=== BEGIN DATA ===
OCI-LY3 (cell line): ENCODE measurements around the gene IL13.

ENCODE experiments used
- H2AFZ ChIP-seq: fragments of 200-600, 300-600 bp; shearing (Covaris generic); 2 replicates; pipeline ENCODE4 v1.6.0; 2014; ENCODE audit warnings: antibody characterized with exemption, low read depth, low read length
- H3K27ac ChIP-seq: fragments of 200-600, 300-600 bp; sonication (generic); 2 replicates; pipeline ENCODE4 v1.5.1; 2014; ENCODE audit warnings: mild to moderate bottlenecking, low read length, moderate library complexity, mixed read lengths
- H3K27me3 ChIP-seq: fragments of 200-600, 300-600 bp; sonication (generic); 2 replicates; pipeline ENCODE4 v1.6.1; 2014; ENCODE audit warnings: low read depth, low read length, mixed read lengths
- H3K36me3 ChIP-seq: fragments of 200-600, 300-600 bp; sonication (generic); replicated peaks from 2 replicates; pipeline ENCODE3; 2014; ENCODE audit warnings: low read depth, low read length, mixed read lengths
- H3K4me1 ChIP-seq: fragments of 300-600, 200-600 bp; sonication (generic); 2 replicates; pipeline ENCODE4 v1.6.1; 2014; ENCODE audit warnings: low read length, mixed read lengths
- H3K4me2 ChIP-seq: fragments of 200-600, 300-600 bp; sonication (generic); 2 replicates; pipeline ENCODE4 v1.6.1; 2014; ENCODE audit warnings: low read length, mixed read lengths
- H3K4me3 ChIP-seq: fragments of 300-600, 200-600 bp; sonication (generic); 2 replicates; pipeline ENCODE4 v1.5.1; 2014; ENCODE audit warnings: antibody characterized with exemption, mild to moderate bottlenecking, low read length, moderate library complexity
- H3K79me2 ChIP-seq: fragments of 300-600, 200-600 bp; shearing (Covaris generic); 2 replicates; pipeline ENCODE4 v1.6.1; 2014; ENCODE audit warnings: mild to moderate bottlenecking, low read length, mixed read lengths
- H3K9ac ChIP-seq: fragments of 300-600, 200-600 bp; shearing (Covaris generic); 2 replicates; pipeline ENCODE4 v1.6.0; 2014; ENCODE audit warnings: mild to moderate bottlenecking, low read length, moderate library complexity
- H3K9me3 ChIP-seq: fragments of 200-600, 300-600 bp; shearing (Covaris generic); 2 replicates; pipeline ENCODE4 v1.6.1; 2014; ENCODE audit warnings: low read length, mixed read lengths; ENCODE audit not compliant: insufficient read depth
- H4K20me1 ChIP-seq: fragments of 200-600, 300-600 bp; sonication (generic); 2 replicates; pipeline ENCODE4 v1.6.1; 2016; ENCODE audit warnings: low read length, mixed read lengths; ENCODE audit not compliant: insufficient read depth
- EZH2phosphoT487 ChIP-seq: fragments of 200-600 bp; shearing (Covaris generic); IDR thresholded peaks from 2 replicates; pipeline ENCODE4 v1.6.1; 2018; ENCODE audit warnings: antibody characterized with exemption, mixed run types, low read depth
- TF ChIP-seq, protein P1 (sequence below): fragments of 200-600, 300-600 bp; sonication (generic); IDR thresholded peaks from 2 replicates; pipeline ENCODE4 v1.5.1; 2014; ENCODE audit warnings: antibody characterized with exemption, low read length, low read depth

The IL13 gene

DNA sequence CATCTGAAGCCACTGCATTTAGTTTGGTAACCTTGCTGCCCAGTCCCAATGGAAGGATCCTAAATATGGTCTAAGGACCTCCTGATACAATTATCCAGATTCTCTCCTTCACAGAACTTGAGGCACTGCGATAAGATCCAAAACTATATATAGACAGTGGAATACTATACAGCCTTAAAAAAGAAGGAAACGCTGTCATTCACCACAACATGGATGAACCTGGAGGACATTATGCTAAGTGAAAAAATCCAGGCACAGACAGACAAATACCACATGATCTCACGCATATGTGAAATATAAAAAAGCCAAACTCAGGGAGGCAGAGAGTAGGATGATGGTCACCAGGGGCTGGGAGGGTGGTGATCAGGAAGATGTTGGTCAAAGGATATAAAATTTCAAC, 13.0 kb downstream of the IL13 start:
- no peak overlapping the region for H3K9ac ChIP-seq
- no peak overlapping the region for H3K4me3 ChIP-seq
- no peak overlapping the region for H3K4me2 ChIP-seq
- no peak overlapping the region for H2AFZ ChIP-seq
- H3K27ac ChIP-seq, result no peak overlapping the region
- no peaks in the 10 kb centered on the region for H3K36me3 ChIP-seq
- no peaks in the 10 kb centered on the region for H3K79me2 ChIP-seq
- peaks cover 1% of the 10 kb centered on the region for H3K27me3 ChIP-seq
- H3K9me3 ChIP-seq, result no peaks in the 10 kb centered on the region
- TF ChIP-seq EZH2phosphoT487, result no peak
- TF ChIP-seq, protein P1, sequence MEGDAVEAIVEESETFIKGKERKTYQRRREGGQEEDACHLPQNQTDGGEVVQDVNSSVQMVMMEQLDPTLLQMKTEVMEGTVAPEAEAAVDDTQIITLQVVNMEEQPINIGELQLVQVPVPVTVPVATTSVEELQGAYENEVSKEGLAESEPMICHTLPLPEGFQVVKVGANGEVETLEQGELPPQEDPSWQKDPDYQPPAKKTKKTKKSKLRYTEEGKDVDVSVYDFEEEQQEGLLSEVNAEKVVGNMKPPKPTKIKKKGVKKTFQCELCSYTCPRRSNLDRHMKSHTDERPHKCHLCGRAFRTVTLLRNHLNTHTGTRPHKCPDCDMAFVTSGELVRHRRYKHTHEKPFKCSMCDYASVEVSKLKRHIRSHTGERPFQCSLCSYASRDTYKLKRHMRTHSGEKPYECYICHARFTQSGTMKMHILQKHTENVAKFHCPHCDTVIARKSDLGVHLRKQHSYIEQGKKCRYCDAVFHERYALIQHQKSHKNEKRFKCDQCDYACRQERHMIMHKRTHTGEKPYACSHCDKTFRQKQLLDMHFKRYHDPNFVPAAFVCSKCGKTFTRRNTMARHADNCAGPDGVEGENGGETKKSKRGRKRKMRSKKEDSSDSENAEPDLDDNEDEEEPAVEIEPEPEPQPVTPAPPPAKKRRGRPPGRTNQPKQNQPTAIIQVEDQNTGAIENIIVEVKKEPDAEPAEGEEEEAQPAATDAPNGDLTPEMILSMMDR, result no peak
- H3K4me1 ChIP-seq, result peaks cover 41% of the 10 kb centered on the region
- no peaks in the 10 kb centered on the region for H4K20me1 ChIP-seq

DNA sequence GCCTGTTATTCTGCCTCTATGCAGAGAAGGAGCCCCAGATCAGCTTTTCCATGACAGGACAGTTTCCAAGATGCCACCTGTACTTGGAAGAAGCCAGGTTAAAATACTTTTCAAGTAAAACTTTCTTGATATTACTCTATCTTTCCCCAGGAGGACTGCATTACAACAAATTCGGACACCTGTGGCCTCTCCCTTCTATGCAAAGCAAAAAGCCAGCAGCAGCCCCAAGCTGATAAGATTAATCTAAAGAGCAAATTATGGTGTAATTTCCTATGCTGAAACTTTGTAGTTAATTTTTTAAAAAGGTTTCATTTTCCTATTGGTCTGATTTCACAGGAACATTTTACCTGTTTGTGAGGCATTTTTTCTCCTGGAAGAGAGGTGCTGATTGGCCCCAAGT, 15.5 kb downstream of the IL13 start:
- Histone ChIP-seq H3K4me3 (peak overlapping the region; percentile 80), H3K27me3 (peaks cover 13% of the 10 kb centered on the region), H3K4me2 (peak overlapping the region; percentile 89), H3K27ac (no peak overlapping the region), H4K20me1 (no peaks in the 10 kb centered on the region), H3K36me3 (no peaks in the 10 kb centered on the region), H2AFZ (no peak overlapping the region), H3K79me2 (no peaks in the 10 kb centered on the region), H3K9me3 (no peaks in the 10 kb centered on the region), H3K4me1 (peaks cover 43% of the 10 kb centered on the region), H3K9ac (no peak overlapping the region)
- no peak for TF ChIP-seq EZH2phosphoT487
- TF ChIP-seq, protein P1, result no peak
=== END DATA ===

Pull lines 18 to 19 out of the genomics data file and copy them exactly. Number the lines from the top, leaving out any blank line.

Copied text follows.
- no peak overlapping the region for H3K9ac ChIP-seq
- no peak overlapping the region for H3K4me3 ChIP-seq